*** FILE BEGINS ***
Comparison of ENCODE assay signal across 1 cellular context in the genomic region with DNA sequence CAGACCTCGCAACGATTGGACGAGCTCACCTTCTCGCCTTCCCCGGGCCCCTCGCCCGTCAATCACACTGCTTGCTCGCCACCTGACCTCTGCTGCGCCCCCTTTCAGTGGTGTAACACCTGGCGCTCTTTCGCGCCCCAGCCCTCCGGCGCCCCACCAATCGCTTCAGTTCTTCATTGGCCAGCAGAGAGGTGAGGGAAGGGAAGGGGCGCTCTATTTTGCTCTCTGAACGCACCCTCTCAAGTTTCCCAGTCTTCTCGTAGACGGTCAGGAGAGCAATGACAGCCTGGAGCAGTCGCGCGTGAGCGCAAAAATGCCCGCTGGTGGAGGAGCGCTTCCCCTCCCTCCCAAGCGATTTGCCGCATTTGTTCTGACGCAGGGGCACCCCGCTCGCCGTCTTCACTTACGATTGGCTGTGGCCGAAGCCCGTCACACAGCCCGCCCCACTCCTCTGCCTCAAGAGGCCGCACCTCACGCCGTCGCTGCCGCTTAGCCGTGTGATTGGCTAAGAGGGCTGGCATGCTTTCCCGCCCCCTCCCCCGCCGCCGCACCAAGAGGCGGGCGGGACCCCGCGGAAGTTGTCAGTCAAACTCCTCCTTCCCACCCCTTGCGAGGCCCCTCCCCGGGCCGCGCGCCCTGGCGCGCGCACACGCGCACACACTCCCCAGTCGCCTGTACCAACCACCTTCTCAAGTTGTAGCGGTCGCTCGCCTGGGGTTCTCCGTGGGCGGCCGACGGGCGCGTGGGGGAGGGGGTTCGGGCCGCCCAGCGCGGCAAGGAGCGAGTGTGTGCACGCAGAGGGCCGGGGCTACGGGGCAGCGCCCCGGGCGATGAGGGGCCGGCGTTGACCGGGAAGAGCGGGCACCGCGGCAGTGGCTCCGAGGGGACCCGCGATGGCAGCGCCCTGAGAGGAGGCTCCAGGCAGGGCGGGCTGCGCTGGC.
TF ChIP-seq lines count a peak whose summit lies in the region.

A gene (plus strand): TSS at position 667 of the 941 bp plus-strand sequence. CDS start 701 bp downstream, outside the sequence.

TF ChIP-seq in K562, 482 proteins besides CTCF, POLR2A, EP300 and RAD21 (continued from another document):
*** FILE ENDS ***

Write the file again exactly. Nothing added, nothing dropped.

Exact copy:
Comparison of ENCODE assay signal across 1 cellular context in the genomic region with DNA sequence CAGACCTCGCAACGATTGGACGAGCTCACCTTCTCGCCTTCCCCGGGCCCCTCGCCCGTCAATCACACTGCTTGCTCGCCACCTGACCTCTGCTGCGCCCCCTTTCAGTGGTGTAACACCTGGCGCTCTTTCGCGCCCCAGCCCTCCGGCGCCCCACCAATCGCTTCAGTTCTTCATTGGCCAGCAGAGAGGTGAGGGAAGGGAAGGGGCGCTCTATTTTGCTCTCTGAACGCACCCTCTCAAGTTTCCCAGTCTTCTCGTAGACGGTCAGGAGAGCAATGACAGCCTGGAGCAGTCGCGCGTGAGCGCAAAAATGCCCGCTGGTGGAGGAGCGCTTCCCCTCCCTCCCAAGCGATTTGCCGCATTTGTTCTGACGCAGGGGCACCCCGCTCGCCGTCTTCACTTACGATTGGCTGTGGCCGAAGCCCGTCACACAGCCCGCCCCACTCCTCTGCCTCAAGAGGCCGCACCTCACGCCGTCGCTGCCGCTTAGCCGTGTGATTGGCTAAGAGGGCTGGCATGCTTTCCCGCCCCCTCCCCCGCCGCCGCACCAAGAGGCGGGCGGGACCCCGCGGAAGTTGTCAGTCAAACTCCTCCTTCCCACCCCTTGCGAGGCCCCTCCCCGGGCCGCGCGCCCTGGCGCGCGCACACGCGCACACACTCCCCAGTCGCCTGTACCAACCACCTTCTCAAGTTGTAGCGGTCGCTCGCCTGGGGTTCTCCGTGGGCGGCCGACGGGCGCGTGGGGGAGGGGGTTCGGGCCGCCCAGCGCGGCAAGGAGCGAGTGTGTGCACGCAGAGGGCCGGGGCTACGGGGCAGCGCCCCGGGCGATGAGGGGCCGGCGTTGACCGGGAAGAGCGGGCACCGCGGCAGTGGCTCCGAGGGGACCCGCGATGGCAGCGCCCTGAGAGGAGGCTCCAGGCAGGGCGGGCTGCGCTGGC.
TF ChIP-seq lines count a peak whose summit lies in the region.

A gene (plus strand): TSS at position 667 of the 941 bp plus-strand sequence. CDS start 701 bp downstream, outside the sequence.

TF ChIP-seq in K562, 482 proteins besides CTCF, POLR2A, EP300 and RAD21 (continued from another document):